From 3M Health Information Systems
New momentum to realize the opportunity of telehealth
On February 9, a new telehealth bill was signed into law that expands coverage for accountable care organizations (ACOs), improves flexibility for telehealth use under Medicare Advantage plans, and allows nationwide reimbursement for tele stroke care and home dialysis treatment. The new law provides the largest boost to Federal telehealth coverage and payment in 17 years.
Telehealth services use technology to provide health care, education and other health related services remotely (may or may not require significant distance of course). The underlying technology may represent video/phone teleconferencing, secure electronic transmission and/or remote patient monitoring.
Although the technology for telehealth services is not new, it has historically been reserved for residents of rural communities with limited access to services. It can also introduce state regulatory and liability challenges related to service delivery across state lines.
The new law removes that impediment for Medicare Advantage and select other patient populations. Perhaps just as importantly, and as we have experienced over time, Medicare is a defining payer in the marketplace. As does Medicare, so do commercial payers. Given that reimbursement has been a long-standing impediment to introducing new clinical pathways, the new law partially removes that obstacle and puts telehealth on more comparable footing with the traditional office visit.
Why is this so important in the long-term? Because it is not just remote patients that have difficulties getting into the office visit. It is you and me. The average wait time for the average office visit has increased 30 percent, from 18 to 24 days. Given that national health expense represents 18 percent of our GDP, it is in all our interest that we can be “seen” by a physician.
With telehealth, there is the opportunity to be treated more quickly, and in a more cost-effective manner, with better outcomes resulting from prompt attention. As an industry, we are familiar with acute on-set triggering the need for an Emergency Room visit and/or hospital admission. Although the services meet medical necessity requirements, some of these services introduce the question of what might have been preventable. To that extent that the patient was triaged, the diabetic symptoms identified and triaged by a physician earlier, perhaps acute on-set doesn’t occur. The run to the emergency room/inpatient admission never happens. Better health.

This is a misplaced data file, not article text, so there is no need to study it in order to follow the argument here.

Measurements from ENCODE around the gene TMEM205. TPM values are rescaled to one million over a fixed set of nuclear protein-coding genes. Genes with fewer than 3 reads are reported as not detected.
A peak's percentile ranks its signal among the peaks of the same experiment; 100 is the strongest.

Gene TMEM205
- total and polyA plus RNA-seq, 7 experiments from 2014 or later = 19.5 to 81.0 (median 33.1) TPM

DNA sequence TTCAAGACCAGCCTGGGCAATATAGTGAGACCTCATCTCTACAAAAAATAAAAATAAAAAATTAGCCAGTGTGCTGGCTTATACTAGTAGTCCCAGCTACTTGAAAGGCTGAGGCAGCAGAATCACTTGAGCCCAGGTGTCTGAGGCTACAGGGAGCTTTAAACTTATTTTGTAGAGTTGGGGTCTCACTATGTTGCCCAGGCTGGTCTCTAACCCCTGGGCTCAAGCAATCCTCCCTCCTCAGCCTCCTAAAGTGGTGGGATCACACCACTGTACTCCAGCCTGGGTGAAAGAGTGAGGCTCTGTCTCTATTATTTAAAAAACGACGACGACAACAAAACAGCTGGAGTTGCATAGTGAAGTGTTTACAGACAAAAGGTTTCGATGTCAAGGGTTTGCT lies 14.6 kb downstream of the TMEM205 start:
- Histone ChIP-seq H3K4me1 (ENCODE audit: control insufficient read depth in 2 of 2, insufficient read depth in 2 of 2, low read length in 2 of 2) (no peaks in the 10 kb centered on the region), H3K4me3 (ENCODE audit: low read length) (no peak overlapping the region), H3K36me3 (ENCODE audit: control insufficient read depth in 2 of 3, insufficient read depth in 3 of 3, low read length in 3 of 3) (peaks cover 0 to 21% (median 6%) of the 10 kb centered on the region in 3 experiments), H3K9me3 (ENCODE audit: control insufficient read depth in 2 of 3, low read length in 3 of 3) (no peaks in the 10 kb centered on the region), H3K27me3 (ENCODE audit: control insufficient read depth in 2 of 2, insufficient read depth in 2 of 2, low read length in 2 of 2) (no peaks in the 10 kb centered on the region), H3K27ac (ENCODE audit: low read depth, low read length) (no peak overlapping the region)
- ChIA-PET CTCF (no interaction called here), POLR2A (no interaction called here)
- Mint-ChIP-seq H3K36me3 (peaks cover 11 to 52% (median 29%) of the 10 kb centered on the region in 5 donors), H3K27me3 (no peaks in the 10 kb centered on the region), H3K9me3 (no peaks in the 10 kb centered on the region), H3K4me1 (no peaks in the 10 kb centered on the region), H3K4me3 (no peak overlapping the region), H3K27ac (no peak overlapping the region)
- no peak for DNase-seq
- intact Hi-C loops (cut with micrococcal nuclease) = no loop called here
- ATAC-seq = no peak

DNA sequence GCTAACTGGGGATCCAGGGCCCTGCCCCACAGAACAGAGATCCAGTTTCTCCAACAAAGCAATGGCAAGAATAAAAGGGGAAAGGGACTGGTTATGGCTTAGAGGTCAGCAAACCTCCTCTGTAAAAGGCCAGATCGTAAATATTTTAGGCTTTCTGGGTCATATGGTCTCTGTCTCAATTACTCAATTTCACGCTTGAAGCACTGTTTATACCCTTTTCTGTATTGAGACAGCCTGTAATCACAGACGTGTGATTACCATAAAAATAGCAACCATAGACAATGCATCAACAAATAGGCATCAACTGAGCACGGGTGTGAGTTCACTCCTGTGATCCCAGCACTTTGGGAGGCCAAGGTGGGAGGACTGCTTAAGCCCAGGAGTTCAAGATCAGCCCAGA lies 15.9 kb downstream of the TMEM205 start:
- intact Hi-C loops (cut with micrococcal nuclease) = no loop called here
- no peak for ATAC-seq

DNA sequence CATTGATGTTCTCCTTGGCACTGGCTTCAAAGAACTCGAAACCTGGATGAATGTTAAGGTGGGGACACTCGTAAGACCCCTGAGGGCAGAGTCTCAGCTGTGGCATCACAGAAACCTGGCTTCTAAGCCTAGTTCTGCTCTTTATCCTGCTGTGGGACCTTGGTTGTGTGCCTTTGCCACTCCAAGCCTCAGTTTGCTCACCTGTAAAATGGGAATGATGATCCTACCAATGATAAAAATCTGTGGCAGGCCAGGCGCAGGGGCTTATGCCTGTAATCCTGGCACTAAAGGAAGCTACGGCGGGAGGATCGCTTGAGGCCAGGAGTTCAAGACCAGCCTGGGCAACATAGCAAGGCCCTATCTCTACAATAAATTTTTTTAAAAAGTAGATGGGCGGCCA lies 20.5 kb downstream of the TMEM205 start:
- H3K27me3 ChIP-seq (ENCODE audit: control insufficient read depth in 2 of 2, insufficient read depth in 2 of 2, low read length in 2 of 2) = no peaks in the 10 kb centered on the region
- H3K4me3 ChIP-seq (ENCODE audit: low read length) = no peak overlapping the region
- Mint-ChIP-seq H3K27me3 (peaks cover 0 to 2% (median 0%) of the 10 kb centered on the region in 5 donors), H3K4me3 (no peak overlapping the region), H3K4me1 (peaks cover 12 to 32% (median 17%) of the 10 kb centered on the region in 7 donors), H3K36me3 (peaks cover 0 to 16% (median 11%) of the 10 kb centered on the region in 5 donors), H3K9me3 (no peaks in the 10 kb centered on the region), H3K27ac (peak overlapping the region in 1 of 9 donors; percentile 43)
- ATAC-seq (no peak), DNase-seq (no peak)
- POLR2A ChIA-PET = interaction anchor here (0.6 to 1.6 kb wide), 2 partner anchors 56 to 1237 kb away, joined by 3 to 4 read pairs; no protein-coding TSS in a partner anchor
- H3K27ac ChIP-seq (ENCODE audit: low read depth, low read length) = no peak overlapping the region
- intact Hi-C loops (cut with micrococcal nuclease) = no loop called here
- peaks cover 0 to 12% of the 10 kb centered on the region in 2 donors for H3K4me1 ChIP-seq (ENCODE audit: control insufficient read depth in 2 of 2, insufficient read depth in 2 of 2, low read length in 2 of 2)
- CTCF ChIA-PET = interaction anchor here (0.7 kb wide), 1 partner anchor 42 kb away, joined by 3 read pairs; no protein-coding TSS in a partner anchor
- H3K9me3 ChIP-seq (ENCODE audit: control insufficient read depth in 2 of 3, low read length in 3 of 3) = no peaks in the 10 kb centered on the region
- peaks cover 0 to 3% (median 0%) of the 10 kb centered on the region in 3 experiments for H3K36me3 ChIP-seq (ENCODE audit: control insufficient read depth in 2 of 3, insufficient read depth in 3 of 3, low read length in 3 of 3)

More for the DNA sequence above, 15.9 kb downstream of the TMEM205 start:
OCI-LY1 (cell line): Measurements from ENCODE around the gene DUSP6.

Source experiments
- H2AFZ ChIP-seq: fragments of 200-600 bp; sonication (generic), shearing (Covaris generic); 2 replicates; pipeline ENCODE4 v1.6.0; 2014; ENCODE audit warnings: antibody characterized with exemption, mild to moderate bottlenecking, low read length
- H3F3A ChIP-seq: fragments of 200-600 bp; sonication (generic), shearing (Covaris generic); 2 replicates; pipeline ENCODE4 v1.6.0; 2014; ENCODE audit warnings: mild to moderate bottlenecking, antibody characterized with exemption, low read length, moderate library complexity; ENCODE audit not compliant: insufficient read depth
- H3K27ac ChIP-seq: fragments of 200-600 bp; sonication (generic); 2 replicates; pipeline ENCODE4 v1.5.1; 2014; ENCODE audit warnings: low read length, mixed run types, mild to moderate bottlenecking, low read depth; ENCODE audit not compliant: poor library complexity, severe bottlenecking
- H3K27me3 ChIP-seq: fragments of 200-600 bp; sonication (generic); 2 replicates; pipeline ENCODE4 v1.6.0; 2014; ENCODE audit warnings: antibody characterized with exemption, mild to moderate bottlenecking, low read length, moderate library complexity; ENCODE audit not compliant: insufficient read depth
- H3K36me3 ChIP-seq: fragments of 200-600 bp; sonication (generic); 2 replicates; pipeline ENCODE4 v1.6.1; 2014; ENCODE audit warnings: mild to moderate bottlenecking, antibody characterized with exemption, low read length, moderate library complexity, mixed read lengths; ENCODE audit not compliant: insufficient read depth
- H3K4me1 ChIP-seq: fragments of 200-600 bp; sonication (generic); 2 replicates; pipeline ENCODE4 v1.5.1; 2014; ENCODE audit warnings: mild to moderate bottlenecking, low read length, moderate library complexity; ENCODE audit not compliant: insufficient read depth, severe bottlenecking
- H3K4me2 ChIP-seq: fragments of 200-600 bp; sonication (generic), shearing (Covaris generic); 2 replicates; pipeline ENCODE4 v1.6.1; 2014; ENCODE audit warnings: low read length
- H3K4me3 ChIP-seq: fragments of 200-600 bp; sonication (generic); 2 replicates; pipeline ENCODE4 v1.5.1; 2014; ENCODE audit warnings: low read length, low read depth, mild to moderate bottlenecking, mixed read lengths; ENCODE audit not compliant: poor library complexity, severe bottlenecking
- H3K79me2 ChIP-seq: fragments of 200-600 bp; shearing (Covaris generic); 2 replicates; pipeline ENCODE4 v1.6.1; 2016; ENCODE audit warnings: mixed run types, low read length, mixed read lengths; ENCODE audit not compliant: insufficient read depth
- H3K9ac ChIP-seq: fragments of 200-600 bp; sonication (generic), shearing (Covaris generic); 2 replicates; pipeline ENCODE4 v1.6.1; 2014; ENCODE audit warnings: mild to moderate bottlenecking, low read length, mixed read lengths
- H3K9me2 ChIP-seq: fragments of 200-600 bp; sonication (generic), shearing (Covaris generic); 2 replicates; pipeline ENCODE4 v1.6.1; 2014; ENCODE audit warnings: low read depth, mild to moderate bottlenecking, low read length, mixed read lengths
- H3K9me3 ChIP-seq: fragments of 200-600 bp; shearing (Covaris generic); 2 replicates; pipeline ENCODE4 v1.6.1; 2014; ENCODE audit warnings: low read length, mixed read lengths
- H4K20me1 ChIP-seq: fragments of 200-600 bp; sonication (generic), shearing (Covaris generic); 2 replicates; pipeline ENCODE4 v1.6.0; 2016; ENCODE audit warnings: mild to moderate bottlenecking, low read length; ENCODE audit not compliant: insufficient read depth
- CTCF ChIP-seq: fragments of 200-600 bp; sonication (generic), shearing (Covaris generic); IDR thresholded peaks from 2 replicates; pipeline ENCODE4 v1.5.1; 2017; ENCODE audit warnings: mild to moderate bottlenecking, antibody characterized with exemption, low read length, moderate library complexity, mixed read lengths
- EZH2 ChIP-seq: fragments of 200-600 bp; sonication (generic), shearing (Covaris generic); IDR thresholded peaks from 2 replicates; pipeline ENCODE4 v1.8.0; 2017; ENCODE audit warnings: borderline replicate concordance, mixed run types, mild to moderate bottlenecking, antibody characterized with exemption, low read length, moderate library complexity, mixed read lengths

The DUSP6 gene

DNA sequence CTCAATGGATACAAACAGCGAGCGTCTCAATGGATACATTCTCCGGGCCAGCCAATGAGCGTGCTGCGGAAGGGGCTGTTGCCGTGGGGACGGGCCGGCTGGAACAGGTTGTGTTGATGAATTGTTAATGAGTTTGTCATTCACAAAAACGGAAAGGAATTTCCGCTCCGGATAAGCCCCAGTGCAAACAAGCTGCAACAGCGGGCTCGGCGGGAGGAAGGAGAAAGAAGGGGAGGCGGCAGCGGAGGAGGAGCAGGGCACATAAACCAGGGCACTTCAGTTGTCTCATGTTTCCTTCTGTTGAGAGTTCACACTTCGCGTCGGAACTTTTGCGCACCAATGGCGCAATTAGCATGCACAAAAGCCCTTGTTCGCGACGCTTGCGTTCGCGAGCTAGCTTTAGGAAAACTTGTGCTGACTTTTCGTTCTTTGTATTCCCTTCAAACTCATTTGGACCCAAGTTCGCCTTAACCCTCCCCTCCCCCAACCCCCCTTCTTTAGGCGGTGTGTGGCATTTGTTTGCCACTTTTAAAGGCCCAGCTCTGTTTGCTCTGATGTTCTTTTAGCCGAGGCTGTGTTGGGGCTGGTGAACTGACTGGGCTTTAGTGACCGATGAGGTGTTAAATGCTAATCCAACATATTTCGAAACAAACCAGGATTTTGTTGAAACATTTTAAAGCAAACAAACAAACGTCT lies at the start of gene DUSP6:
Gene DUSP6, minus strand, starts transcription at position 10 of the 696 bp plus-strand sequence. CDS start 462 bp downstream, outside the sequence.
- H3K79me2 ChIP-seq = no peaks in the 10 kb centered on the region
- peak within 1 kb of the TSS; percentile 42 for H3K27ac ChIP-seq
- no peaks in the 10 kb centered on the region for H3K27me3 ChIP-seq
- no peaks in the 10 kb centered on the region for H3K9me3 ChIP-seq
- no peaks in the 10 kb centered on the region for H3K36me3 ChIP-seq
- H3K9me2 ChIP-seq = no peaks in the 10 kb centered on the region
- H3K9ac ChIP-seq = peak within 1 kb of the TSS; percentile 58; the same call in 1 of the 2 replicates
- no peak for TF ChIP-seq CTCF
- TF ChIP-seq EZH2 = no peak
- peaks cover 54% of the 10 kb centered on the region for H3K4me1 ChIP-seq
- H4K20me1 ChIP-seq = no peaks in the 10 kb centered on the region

One concrete program illustrating this success took place at the Veterans Affairs Pittsburgh Health System, treating diabetes patients. The “tele-diabetes” program combines an e-consult delivered over the phone with team-based care and follow-up. A study was performed to compare patients who were e-consulted vs. more traditional face-to-face follow-up. Consistent with our belief in the value of care management, both groups experienced a decrease in their A1C levels from 10 to 8.6/8.8 after one year in the study.
Telehealth services are different … certainly, at this point, there is not a suggestion about telehealth delivery outright replacing the office visit. It introduces another tool in our overall care management delivery offering. While we explore the new opportunity of telehealth services, we need to remain sensitive to the changing challenges in communication, setting (space is still important!) and adjusting revenue expectations for providers. Focusing on those services most amenable to telehealth viability (e.g. post discharge follow-up, prescription refill) will be key.
Best news on the horizon …the telemedicine market is expected to top $113 billion by 2025, with a growth rate of 18 percent.
Better health, higher quality, less cost …. The path leads to The Triple Aim.
Katie Christensen is a healthcare consulting manager within the Population and Payment Solutions group of 3M Health Information Systems.
Want to learn more about innovative telehealth programs? Listen to our podcast episode.